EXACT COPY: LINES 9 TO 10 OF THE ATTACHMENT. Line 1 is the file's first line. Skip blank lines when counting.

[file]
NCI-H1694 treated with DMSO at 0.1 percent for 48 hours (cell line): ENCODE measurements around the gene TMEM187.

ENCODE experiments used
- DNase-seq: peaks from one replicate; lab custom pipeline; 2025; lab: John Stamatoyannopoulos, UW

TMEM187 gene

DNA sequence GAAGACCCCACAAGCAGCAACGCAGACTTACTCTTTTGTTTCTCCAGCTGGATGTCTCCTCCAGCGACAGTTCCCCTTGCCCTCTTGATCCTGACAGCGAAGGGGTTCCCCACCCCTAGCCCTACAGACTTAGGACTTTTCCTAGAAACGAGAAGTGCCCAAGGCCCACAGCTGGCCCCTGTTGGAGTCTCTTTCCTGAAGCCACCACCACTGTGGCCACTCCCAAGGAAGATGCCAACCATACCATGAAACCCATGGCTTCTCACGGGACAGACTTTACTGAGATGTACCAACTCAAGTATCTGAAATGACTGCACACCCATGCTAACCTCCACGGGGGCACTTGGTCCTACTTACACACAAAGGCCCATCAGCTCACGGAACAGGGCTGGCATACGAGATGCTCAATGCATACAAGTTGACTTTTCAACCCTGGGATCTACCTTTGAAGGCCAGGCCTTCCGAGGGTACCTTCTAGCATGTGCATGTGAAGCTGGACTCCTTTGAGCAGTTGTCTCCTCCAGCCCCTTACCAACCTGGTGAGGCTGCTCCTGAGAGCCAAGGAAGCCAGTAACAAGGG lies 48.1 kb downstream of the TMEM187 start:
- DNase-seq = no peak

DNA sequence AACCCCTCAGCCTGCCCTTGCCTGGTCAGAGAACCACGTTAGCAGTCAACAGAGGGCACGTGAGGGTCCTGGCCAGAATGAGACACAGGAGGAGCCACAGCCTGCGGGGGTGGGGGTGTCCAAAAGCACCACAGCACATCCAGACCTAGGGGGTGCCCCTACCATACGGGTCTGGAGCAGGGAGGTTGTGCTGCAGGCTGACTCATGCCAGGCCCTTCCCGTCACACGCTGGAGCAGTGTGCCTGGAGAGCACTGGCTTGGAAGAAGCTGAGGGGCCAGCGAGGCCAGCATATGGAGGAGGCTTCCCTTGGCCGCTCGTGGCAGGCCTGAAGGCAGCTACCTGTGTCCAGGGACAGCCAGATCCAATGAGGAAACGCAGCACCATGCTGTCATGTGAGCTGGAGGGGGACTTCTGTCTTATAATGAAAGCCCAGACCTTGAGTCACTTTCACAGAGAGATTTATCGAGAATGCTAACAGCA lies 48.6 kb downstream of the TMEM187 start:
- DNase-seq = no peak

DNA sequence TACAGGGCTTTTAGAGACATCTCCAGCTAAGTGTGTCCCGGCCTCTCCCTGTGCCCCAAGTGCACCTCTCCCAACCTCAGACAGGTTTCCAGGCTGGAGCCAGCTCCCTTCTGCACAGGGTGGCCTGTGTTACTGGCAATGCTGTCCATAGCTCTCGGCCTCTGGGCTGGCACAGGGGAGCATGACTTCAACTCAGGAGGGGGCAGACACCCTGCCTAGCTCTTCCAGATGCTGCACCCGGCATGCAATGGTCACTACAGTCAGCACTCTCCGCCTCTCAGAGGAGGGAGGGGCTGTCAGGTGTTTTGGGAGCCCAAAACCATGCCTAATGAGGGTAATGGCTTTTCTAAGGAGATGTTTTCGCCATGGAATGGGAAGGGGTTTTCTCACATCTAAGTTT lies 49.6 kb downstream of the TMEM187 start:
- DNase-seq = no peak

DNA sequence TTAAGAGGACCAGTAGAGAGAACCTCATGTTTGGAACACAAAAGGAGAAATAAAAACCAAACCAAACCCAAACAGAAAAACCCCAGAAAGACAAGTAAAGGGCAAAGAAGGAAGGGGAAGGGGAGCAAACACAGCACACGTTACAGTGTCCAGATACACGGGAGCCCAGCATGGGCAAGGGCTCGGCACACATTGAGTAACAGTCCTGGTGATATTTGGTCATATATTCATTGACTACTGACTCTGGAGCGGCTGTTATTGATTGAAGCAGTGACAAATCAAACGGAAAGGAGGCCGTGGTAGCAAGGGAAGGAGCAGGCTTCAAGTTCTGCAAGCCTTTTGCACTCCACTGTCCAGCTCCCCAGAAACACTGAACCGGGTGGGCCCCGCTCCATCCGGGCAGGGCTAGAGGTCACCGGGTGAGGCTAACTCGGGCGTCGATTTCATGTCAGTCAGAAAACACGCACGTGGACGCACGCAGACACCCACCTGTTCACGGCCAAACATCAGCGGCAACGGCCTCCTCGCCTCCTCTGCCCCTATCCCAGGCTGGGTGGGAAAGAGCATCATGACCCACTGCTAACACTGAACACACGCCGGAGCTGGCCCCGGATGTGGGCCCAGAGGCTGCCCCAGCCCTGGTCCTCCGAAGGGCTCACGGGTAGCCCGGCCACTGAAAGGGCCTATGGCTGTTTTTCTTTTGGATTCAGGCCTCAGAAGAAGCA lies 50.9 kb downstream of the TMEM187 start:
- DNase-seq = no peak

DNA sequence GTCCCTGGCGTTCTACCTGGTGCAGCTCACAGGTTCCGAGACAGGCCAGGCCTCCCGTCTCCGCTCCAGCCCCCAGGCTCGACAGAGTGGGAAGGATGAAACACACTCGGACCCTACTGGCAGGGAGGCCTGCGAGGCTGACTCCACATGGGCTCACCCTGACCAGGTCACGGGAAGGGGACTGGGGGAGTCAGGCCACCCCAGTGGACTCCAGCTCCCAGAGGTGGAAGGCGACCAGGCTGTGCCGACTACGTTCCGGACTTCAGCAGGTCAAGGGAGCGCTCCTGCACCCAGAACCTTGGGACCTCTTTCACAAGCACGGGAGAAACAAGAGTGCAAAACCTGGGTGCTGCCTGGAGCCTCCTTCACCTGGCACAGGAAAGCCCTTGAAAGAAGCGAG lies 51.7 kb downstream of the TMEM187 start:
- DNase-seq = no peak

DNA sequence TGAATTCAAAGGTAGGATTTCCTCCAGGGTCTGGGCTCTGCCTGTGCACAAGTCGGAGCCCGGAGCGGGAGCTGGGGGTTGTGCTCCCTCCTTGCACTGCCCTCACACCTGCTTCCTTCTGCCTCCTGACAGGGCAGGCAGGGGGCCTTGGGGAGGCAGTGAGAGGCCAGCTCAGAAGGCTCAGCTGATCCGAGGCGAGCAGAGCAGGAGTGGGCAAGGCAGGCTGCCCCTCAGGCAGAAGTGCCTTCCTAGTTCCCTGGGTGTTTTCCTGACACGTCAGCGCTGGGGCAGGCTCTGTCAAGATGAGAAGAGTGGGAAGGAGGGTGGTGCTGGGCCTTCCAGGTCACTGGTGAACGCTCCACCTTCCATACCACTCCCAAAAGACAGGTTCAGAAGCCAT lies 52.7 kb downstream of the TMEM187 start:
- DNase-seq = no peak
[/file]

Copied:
DNA sequence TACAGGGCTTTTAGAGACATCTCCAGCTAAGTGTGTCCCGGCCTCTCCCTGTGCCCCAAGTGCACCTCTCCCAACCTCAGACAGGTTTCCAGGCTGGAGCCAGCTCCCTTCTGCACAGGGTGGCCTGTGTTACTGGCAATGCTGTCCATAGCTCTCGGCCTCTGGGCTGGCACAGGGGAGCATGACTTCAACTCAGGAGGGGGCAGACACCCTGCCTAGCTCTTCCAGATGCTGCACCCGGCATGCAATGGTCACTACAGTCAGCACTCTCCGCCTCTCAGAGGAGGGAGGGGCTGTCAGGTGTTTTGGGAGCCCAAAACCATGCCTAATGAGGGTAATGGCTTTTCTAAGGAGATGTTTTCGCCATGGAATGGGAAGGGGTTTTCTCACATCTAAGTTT lies 49.6 kb downstream of the TMEM187 start:
- DNase-seq = no peak